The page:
Great, so let’s dig a little deeper into the story – has it been an easy path overall and if not, what were the challenges you’ve had to overcome?
It absolutely has not. Obviously, I already mentioned the brain surgery and my fascination with death. But that fascination really started much earlier than that, since I was raised in a very religious environment. I grew up thinking a lot about Spirit, about God, about the ensouled world… and since I grew up in a dogmatic situation, I grew to loathe dogma and chase authentic experiences of spiritual revelation. I was obsessed, and this led me down a very, very, very hard spiritual road, which I wouldn’t give up for anything. I feel as if I’ve finally learned to confront my darkness and the darkness of the world without giving into despair, and that took a lot of work and required from me a lot of deeply low seasons. I’ve been wrecked by depression and dissociation. Practicing meditation and art as alchemy has helped me to come back to stability after those seasons, though. So, basically, I’ve created a lot of problems for myself because deep down I feel a compulsive need to grow. Recognizing this now, I take it a little easier. I laugh at myself a lot. Psychedelics helped me in a huge way to confront and curb the growing darkness in my brain-damaged fog. I feel more myself than ever.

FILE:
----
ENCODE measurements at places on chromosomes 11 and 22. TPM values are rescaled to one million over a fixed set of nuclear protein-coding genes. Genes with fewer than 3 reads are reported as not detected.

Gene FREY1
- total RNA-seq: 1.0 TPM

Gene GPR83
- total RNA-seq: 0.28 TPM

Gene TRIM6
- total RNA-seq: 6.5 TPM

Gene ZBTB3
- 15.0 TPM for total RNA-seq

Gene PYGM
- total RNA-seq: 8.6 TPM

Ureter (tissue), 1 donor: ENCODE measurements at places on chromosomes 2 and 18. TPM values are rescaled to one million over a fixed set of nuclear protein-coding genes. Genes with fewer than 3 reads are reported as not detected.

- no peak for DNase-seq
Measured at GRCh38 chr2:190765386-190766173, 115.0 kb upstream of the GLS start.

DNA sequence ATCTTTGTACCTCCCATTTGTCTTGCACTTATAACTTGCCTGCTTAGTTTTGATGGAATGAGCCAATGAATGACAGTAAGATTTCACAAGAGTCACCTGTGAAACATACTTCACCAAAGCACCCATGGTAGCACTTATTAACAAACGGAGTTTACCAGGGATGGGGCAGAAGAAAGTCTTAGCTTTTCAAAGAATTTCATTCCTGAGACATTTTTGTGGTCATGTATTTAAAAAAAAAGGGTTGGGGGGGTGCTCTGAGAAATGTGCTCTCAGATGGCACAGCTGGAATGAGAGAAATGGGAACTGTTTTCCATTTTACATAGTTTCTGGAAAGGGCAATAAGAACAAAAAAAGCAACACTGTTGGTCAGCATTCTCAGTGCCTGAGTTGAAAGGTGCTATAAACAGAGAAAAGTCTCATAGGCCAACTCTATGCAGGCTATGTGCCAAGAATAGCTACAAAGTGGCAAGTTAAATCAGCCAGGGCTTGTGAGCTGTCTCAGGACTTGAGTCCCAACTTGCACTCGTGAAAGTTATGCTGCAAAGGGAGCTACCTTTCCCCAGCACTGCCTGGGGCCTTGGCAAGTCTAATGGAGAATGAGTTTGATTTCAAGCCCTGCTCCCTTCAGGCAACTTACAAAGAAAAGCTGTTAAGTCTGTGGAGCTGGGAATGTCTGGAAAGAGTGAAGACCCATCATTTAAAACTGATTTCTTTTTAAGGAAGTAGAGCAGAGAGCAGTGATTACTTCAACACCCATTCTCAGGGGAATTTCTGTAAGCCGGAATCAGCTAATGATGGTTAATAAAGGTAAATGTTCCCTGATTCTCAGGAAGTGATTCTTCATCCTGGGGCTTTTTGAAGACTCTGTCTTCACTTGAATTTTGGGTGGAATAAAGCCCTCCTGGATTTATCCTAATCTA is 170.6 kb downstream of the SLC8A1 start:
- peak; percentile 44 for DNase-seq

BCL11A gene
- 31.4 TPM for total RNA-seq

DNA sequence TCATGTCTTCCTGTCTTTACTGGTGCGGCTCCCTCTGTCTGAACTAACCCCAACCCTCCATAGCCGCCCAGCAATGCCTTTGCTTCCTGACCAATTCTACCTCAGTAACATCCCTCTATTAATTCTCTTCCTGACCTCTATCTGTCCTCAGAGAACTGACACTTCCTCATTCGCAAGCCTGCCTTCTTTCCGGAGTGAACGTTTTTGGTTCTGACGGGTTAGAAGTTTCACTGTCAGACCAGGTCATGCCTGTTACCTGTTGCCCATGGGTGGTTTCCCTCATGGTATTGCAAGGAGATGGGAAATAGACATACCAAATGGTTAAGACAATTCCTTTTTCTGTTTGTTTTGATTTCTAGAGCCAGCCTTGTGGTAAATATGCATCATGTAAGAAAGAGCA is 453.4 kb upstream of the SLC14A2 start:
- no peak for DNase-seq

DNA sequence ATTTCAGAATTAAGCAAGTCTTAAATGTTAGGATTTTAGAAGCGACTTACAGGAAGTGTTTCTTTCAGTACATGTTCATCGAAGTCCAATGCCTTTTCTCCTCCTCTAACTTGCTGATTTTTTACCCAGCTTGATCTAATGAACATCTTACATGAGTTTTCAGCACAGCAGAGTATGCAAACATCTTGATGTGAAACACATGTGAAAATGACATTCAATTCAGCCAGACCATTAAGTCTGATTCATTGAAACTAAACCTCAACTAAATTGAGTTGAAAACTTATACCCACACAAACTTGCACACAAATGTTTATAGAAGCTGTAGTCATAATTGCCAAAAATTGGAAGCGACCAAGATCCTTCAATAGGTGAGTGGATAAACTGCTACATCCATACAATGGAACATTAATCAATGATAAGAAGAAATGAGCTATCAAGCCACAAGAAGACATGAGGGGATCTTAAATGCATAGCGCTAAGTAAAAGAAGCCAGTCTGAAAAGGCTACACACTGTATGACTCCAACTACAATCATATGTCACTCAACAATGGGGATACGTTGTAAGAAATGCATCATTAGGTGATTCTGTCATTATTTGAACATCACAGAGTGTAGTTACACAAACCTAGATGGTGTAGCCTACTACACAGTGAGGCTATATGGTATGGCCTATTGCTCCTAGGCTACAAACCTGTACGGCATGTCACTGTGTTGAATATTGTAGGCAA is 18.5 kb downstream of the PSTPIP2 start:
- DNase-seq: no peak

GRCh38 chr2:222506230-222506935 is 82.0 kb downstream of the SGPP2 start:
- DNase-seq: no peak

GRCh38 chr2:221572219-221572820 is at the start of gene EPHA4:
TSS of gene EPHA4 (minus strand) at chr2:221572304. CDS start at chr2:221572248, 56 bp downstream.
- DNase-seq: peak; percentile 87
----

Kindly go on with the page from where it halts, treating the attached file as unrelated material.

Please tell us more about your work, what you are currently focused on and most proud of.
I am a self-producing recording artist and a performer. I love the art and science of audio engineering, I love songwriting, I love arranging, I love playing instruments, I love film, photography, design. I also love the performance, but my introverted-ness makes it a bit draining. For me, the joy is in the flow state of taking an idea all the way to completion. I love to make people’s heads bob, their toes tap, and to make them think. I think I’m mostly known for writing catchy songs that tend to hint at a deep way of living, at least that’s what I hope, and a few have told me. Looking forward, I can’t wait to grow and unite my artistic endeavors more and to collaborate more across different art forms. I think what sets me apart is my diversity of influence and my willingness to risk losing out on an audience, so I can explore the genre synthesis I want to explore. I’m much more interested in making what I want rather than what people will like.

Is there a characteristic or quality that you feel is essential to success?
I think the most important qualities I possess are tenacity, patience, curiosity, willingness to experiment, and openness to experience. But I need to improve on some important qualities like willingness to reach out, drive to expand my network, and administrative skills. I already mentioned my introversion, and that makes “brand outreach” pretty annoying and difficult for me.

Contact Info:

Image Credit:
Miffy Hornsby, Kara Hammond, Max Hewett, David Thompson